The feature essays and books reviewed in this issue cover a range of topics: engagement with unpublished historical documents; the relationship between humans and animals and contagions in the Civil War era; war finance; Native American policies; crony capitalism and “immunocapitalism”; free people of color and their antiracist activism in regional, national, and transnational contexts; nationalism(s) and religion; devotees to democracy; public mourning; and stubbornly committed educators. In short, this issue, like so many previous ones, reflects the vibrancy and dynamism of Civil War-era studies.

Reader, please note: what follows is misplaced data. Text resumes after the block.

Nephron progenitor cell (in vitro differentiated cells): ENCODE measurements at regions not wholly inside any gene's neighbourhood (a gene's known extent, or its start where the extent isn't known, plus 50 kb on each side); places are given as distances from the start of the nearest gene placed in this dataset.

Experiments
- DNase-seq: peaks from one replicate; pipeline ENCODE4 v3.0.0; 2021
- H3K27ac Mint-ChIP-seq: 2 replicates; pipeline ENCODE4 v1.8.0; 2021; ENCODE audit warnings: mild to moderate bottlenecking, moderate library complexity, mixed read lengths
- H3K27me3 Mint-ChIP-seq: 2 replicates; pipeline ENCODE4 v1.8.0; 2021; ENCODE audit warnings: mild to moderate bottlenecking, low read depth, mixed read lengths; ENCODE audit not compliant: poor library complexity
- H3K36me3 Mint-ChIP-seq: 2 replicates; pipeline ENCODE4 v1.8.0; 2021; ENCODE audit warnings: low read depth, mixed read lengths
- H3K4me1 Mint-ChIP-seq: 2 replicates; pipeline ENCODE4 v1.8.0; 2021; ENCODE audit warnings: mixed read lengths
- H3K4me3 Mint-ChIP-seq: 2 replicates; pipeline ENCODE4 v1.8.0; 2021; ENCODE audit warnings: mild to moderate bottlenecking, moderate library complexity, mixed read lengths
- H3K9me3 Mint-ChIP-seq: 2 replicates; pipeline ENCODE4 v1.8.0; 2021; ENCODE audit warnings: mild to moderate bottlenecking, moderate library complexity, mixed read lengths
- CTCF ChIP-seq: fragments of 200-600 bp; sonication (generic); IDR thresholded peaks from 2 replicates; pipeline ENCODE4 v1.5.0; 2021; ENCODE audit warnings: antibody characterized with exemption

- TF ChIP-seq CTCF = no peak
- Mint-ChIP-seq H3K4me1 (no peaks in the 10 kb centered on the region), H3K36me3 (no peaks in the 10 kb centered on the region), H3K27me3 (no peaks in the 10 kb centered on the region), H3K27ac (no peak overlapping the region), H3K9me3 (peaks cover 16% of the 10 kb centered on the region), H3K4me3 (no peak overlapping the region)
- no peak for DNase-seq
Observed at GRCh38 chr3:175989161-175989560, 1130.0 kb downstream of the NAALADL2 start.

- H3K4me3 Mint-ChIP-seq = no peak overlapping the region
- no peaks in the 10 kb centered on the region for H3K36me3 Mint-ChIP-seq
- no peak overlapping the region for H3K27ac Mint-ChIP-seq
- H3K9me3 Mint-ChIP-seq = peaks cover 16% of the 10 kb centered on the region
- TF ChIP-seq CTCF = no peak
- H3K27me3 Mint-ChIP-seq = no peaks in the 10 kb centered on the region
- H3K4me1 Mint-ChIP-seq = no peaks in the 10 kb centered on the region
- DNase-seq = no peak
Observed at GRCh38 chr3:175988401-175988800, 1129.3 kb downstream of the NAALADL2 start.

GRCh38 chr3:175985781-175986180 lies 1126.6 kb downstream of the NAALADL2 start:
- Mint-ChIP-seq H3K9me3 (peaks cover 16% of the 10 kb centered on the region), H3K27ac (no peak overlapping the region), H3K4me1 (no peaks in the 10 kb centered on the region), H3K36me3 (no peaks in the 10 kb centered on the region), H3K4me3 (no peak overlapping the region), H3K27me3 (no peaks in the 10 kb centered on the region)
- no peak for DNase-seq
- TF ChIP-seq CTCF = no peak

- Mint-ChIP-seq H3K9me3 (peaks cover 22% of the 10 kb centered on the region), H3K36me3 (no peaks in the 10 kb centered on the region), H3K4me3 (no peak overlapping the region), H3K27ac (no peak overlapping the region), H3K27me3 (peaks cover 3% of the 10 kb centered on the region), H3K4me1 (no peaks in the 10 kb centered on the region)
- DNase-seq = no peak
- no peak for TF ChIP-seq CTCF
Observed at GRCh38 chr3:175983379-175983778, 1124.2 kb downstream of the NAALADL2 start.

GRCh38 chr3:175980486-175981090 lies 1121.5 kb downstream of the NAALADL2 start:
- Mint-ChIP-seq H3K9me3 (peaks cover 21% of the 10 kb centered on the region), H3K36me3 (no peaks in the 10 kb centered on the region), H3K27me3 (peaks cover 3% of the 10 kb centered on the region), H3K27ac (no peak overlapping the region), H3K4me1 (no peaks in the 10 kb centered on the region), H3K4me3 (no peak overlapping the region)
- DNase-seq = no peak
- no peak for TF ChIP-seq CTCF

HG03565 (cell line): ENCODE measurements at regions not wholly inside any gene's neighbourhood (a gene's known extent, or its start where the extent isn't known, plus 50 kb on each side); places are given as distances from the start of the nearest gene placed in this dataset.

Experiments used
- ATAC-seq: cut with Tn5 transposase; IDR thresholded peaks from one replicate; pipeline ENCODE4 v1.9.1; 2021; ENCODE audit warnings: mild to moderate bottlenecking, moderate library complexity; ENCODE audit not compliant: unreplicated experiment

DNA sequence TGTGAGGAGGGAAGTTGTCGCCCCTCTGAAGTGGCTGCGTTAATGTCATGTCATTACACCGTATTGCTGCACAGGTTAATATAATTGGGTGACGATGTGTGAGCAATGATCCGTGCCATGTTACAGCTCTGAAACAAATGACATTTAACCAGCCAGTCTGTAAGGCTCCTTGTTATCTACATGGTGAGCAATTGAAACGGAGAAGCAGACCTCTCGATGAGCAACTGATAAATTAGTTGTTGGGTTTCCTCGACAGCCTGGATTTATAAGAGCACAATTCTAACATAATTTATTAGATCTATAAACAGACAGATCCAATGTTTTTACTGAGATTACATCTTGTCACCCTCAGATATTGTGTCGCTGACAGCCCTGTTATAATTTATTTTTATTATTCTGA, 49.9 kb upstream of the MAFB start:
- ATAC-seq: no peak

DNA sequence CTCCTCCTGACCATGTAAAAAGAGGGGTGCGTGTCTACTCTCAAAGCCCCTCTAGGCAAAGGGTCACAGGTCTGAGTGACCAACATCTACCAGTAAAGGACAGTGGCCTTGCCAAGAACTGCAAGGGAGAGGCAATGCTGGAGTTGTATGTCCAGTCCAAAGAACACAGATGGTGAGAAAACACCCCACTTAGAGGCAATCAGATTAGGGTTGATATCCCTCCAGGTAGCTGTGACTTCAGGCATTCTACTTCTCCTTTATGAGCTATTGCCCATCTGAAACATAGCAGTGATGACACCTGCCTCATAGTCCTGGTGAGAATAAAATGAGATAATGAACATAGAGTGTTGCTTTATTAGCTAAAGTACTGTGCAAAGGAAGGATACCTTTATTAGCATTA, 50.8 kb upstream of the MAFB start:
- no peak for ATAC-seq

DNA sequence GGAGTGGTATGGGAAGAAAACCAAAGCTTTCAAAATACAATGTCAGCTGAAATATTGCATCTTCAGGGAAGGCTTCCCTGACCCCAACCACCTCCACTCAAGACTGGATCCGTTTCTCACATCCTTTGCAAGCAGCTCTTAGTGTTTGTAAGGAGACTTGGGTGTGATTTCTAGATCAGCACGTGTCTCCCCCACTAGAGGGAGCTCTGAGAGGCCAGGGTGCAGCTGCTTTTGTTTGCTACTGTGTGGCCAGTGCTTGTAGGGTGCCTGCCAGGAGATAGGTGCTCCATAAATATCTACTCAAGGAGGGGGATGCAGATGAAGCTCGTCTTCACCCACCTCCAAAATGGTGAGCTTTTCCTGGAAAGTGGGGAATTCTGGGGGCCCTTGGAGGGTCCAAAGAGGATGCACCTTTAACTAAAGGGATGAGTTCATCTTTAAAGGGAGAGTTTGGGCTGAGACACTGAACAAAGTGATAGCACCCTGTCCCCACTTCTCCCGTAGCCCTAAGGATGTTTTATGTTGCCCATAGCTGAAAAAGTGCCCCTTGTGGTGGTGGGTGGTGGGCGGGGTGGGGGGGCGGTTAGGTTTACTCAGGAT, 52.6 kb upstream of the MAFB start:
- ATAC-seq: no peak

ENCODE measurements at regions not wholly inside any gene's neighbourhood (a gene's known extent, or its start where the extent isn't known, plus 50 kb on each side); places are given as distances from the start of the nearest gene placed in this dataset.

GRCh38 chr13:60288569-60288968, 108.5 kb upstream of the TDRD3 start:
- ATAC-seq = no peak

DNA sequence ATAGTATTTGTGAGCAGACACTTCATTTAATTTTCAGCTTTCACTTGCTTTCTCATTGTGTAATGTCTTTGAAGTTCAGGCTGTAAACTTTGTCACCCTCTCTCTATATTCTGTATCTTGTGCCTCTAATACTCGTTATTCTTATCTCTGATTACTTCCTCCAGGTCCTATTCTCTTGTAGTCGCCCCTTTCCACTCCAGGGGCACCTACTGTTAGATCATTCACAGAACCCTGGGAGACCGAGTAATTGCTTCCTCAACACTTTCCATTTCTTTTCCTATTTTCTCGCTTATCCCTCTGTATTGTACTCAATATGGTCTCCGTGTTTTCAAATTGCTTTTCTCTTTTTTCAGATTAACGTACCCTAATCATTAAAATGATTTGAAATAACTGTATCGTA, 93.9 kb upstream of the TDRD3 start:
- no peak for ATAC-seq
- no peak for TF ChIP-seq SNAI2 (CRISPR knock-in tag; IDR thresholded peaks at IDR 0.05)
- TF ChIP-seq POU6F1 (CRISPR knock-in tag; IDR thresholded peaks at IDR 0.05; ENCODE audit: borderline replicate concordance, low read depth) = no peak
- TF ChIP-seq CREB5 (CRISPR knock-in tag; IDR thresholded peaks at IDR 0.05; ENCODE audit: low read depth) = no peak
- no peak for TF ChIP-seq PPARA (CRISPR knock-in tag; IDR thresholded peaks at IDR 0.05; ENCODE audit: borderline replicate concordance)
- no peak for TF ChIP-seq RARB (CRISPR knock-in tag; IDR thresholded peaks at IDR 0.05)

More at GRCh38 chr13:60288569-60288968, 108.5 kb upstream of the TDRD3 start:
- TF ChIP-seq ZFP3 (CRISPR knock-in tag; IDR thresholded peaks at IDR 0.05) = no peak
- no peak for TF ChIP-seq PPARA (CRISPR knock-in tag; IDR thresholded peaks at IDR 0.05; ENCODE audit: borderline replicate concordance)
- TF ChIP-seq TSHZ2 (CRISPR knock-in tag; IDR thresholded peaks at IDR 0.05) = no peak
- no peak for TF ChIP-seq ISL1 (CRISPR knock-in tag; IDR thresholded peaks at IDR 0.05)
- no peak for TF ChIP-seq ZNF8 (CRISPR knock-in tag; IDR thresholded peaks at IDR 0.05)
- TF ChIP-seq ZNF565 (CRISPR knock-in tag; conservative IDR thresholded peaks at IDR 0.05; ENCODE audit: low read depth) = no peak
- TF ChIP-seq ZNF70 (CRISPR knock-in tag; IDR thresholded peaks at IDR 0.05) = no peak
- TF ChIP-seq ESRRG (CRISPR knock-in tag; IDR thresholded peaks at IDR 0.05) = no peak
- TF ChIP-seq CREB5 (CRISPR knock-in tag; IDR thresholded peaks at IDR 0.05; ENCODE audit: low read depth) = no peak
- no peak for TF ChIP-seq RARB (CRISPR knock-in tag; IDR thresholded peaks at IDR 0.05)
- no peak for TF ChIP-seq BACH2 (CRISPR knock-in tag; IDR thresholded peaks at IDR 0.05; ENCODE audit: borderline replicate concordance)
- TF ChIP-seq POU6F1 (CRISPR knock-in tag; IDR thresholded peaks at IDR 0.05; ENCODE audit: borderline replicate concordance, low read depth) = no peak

Hobson, Jeffery Hardin
"The Vibrancy of Civil War Era Studies,"
Civil War Book Review: Vol. 24
Available at: https://digitalcommons.lsu.edu/cwbr/vol24/iss3/1